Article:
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The Client’s New Voice

Posted in General Counsel, Law firm practices, Legal Project Management, Legal Spend, Outside Counsel, Request for Proposal

Most commentators agree that the economically-driven sea change in the legal profession has changed the way legal services are procured and has shifted the balance of negotiating and pricing power from law firms to their clients. Corporate counsel now have mandates from the C-Suite to do more with less, contain costs, think outside the box and be smarter in how they use and manage outside counsel.

With those new marching orders, we are seeing a whole new generation of RFPs. Generally speaking, clients are becoming far more assertive and much more demanding in specifying what they expect from outside counsel. In the last several years, the use of Requests for Proposals (RFPs) for selecting outside counsel has increased by roughly 300%.  Not only has RFP use increased, but the former kind-and-gentle tone that requested firms to please tell their clients how much they would charge has been replaced by a different and more directive voice. In short, clients no longer automatically accept what firms say they intend to charge, and no longer acquiesce to annual legal fee increases.

The language of many current RFP’s now includes very specific questions not just about a firm’s legal expertise, but about how legal services will be delivered, budgeted, monitored and managed. In-house counsel are making clear what they want to pay and how they want services delivered. Increasingly, they also have begun to insist that their outside law firms provide additional no-cost perks.

The following excerpts from a broad variety of recent RFPs illustrate the new client concern with costs and efficient service delivery:

  • “What processes and technologies has your firm invested in recently that have increased the productivity of your lawyers and/or reduced your internal costs to benefit clients?”
  • “Describe the training and resource support your firm provides to its lawyers for project management and case/transaction budgeting.”
  • “Do you have a formal process for forecasting, tracking, communicating, timely updating, and managing a legal matter budget effectively?”
  • “Efficiency in staffing and overall cost containment are factors we use to evaluate outside counsel.”
  • “Provide a detailed flat fee billing proposal. Break down the proposal into stages of work and the fees for each stage.”
  • “Provide a rate proposal that reflects your consideration of all feasible methods to achieve administrative efficiencies and cost reduction and predictability.”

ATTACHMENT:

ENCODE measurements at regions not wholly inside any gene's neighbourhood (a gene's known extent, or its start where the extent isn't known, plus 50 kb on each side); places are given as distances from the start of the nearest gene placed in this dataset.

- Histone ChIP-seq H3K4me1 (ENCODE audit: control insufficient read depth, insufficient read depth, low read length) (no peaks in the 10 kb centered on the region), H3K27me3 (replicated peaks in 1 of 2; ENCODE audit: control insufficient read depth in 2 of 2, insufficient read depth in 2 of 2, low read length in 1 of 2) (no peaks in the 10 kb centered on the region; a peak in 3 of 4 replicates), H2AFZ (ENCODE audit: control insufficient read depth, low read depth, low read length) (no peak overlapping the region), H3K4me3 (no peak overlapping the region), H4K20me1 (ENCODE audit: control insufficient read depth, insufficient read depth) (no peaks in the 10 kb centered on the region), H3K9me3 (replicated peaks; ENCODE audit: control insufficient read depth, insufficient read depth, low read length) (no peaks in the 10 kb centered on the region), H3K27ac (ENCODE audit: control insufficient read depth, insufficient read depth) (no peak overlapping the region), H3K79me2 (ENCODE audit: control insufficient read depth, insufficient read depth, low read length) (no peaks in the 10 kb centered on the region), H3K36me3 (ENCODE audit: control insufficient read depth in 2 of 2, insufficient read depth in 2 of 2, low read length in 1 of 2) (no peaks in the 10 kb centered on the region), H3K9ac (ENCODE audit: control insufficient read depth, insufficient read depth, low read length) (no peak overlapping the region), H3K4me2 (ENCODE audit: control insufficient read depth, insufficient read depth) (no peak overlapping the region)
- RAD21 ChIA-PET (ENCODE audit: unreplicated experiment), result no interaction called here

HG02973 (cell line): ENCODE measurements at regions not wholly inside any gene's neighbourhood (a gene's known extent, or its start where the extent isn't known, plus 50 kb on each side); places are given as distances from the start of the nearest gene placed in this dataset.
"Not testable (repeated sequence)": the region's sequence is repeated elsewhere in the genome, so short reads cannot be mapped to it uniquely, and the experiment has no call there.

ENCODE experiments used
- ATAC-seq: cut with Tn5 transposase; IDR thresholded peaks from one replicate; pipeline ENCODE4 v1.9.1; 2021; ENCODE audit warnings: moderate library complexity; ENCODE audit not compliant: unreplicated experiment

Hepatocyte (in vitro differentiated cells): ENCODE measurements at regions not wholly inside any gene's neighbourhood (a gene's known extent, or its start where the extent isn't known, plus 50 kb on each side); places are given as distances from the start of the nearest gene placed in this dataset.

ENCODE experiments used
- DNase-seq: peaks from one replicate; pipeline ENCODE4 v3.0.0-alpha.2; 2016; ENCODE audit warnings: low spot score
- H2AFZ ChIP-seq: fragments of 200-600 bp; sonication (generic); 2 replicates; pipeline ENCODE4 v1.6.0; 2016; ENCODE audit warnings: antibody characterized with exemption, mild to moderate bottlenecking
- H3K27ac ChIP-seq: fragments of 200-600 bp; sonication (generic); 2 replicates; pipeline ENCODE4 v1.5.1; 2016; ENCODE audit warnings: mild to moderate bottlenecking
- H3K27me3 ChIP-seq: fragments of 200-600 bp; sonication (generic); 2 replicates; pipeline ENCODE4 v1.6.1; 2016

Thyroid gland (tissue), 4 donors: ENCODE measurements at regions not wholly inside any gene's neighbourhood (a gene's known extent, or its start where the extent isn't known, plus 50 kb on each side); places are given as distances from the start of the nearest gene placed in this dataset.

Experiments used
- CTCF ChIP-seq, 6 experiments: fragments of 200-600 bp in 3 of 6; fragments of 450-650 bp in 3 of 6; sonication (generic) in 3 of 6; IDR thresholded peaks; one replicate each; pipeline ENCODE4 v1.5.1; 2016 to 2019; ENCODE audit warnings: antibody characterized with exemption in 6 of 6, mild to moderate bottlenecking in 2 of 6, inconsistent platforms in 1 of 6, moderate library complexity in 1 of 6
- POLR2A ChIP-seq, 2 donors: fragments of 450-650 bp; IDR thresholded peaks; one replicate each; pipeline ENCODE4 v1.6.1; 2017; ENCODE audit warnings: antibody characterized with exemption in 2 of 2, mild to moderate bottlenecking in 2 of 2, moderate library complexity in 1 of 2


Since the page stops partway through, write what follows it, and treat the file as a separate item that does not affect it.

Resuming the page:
• “We are focused upon reducing the amount expended for legal services as well as avoiding unanticipated, unplanned fees and expenses.”

Equally telling, RFPs are making clear what they will not accept:

  • “We will not pay for a) time spent by summer associates and first and second year associates; b) time spent de-briefing lawyers on the results of meetings or teleconferences; c) educating new or replacement lawyers being added to the team to become familiar with the project; and d) lawyers who are not part of the core team.”
  • “Third year associate hours may be billed only during certain phases.”
  • “We expect that your firm’s overall rates will not increase in 2011.”
  • “We will not pay for busted deal fees.”

Perhaps most astonishing – and most illustrative of how confidently clients now wield the whip-hand – are RFP demands for what are euphemistically labeled “value-added services,” but could most accurately be characterized as “freebies:”

  • “We expect you to provide an open counseling line.”
  • “Please provide the number of short term secondees (less than 6 months) you will provide free of charge.”

Or check out this cafeteria-style set of client expectations:

  • “Please list value-added services that your firm will agree to provide at no additional cost as part of participation in [our select counsel pool] (e.g., non-billable advice, continuing legal education, technology, online research resources). Please also list any significant educational seminars conducted for us over the last 4 years, including time and place, topic and instructor, and provide the frequency with which your firm is willing to provide such seminars over the next 4 years.”

Whether these deal-sweeteners are requested in connection with fixed-fee or other alternative fee arrangements or just as incentives for hourly-rate services, clearly clients are building new parameters into counsel selection.  I leave it to you to select the correct characterization:

  1. We’re not in Kansas anymore, Toto.
  2. The worm has turned.
  3. It’s a whole new ball game.
  4. The new Golden Rule: the person with the gold rules.
  5. All of the above.

For more information about how General Counsel can use RFPs effectively, click here.

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